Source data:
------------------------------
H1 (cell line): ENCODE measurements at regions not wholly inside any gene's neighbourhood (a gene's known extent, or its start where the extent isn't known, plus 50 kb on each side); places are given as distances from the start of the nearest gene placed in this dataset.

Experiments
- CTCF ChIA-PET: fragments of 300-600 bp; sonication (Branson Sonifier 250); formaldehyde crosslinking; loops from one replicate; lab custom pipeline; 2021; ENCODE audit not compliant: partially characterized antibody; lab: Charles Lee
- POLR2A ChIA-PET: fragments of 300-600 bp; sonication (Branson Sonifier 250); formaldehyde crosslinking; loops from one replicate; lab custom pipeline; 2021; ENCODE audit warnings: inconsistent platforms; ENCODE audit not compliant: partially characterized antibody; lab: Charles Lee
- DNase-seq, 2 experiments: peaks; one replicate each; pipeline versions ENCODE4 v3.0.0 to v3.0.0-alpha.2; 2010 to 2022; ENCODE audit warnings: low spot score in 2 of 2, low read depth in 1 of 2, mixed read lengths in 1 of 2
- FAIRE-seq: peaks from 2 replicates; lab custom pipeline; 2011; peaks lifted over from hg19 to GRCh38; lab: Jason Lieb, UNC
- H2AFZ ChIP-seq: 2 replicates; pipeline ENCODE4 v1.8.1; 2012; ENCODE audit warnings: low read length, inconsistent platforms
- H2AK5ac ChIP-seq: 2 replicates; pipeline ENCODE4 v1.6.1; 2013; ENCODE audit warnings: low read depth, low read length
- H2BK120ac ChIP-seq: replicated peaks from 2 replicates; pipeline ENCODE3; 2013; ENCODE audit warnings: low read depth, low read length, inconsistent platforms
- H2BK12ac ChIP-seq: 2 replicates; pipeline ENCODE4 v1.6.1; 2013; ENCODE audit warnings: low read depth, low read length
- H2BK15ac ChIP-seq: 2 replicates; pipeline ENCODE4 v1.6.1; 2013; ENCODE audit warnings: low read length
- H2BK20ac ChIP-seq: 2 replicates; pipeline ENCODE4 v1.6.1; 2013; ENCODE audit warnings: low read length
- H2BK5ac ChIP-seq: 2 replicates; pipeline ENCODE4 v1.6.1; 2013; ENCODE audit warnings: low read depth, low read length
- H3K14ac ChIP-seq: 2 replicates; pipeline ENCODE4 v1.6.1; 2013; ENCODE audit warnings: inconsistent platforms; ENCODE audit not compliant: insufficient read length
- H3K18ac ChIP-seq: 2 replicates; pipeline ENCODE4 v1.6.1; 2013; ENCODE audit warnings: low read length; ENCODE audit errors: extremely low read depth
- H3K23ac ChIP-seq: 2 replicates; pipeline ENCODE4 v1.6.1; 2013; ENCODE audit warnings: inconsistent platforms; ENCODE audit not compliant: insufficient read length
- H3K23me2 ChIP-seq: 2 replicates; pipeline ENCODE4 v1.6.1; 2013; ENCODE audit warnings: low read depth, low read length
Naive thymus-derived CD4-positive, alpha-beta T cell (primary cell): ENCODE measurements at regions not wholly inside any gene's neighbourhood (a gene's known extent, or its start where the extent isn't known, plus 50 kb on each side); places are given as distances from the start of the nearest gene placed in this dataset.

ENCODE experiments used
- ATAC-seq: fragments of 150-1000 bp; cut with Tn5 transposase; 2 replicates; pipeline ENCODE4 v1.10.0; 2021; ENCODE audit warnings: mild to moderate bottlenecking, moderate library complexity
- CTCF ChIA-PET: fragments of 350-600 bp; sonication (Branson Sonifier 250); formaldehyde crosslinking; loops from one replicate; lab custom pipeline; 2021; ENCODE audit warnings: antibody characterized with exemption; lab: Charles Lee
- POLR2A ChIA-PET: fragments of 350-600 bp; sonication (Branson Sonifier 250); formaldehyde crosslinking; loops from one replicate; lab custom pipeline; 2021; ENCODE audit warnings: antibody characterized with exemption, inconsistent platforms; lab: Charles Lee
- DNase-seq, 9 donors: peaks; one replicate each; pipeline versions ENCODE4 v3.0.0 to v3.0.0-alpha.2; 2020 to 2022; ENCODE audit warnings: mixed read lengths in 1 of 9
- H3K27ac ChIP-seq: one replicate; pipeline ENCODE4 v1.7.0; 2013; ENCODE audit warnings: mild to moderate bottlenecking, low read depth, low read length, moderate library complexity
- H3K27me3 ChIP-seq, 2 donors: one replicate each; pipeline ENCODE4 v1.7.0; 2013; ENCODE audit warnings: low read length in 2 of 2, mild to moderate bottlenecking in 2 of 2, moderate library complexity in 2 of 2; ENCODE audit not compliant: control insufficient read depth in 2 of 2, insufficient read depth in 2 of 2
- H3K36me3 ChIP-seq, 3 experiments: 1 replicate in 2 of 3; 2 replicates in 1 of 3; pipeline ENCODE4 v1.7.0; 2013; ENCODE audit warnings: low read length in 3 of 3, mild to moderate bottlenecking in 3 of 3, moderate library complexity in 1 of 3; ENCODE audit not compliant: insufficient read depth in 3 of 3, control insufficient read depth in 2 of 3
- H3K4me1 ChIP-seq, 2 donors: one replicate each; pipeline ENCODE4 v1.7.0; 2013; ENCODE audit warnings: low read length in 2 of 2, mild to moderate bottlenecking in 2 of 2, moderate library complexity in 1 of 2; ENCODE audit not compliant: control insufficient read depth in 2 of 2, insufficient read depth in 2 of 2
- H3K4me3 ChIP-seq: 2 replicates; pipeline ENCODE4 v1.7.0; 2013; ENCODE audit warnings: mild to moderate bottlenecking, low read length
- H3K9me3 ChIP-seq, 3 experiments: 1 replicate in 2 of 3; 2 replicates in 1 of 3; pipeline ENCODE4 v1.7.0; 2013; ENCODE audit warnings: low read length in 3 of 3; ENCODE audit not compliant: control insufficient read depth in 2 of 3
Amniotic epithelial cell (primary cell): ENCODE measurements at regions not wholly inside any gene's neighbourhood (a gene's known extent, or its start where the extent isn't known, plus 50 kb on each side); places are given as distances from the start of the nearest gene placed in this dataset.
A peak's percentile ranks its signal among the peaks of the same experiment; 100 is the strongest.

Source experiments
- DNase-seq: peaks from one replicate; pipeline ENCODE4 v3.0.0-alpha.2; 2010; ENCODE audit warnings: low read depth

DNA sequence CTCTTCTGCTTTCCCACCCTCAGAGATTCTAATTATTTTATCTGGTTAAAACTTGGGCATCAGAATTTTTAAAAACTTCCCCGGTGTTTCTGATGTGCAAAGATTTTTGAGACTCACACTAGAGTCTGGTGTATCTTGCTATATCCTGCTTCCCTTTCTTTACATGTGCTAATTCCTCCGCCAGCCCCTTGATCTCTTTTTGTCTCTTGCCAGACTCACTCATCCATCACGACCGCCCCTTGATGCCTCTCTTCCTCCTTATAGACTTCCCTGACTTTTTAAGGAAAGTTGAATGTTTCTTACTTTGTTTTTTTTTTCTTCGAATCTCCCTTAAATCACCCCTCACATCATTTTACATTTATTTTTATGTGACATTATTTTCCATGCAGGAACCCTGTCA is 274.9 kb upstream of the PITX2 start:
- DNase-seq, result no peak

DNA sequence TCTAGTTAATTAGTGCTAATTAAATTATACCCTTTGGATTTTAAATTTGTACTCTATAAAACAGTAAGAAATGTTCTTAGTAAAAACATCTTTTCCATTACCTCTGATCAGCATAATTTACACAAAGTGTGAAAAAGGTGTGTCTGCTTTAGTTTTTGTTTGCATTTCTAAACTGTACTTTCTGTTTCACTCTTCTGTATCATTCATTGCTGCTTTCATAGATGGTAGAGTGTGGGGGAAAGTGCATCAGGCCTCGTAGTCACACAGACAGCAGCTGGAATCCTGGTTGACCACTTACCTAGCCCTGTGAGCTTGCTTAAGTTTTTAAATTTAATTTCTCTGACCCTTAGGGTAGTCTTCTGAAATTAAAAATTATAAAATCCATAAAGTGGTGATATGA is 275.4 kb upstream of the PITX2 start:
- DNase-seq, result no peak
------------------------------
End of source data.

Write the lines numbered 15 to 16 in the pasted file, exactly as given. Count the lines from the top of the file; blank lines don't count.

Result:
- H3K18ac ChIP-seq: 2 replicates; pipeline ENCODE4 v1.6.1; 2013; ENCODE audit warnings: low read length; ENCODE audit errors: extremely low read depth
- H3K23ac ChIP-seq: 2 replicates; pipeline ENCODE4 v1.6.1; 2013; ENCODE audit warnings: inconsistent platforms; ENCODE audit not compliant: insufficient read length